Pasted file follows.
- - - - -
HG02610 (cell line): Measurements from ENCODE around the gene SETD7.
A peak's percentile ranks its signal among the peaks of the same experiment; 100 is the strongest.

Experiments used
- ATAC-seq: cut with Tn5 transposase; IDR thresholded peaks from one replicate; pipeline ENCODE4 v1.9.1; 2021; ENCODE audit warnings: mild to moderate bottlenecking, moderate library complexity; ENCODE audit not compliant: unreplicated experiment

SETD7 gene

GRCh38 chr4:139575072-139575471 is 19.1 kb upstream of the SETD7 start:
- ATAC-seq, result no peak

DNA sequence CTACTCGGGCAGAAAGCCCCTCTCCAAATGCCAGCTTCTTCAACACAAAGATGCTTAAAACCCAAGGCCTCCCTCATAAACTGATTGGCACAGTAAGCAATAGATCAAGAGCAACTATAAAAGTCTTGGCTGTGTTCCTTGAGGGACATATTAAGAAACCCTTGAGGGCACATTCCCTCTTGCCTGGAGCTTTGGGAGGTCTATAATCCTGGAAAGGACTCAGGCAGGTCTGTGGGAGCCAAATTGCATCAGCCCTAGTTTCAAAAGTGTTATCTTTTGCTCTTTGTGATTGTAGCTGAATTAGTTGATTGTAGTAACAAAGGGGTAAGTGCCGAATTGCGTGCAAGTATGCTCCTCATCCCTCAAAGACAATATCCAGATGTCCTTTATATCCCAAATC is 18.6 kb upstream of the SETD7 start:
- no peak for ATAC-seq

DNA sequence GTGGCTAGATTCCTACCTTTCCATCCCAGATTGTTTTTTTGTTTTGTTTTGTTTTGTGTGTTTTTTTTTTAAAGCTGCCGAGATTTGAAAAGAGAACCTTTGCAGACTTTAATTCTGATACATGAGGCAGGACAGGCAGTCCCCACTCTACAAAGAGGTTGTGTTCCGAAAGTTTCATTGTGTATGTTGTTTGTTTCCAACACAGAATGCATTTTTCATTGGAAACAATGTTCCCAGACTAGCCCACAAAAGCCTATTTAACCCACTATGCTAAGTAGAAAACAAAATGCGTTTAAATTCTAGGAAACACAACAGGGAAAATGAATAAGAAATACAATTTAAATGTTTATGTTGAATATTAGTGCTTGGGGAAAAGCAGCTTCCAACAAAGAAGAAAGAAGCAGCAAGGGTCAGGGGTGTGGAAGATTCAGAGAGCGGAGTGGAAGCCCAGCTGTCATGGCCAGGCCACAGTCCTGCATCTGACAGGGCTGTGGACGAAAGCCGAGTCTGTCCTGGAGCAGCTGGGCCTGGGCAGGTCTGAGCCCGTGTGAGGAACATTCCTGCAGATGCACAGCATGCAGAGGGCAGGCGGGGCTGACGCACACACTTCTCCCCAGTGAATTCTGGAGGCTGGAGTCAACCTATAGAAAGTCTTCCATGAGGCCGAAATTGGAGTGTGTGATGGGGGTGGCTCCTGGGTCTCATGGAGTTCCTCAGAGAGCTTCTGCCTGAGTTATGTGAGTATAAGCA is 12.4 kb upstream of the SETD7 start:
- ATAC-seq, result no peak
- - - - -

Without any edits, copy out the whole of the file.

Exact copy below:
HG02610 (cell line): Measurements from ENCODE around the gene SETD7.
A peak's percentile ranks its signal among the peaks of the same experiment; 100 is the strongest.

Experiments used
- ATAC-seq: cut with Tn5 transposase; IDR thresholded peaks from one replicate; pipeline ENCODE4 v1.9.1; 2021; ENCODE audit warnings: mild to moderate bottlenecking, moderate library complexity; ENCODE audit not compliant: unreplicated experiment

SETD7 gene

GRCh38 chr4:139575072-139575471 is 19.1 kb upstream of the SETD7 start:
- ATAC-seq, result no peak

DNA sequence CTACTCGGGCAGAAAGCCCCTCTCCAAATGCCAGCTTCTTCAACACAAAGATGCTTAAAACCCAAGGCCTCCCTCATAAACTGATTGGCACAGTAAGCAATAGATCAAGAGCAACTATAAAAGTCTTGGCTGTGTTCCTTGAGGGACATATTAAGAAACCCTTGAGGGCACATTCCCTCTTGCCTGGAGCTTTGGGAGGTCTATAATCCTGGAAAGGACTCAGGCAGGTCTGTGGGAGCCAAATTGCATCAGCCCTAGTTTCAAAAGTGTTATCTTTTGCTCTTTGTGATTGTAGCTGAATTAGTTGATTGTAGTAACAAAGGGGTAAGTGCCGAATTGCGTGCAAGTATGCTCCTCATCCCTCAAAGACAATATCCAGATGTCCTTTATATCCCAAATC is 18.6 kb upstream of the SETD7 start:
- no peak for ATAC-seq

DNA sequence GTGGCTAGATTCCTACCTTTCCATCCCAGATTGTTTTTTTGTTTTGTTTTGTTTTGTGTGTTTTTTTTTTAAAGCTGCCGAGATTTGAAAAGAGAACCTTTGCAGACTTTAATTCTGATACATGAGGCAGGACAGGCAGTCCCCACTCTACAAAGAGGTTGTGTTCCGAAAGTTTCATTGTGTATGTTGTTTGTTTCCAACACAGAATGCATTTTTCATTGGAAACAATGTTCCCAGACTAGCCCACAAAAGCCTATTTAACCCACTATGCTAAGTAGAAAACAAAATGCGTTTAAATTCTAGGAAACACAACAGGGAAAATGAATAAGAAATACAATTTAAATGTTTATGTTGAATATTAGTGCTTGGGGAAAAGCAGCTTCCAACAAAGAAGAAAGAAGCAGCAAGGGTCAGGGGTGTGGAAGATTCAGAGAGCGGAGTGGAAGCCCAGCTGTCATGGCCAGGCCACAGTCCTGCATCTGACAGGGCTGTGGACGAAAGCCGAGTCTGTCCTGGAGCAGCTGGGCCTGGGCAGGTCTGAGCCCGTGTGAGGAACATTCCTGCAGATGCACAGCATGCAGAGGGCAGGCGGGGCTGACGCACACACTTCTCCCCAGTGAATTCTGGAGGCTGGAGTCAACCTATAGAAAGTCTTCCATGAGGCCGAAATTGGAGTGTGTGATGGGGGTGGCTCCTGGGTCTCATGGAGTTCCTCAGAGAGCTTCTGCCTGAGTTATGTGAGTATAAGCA is 12.4 kb upstream of the SETD7 start:
- ATAC-seq, result no peak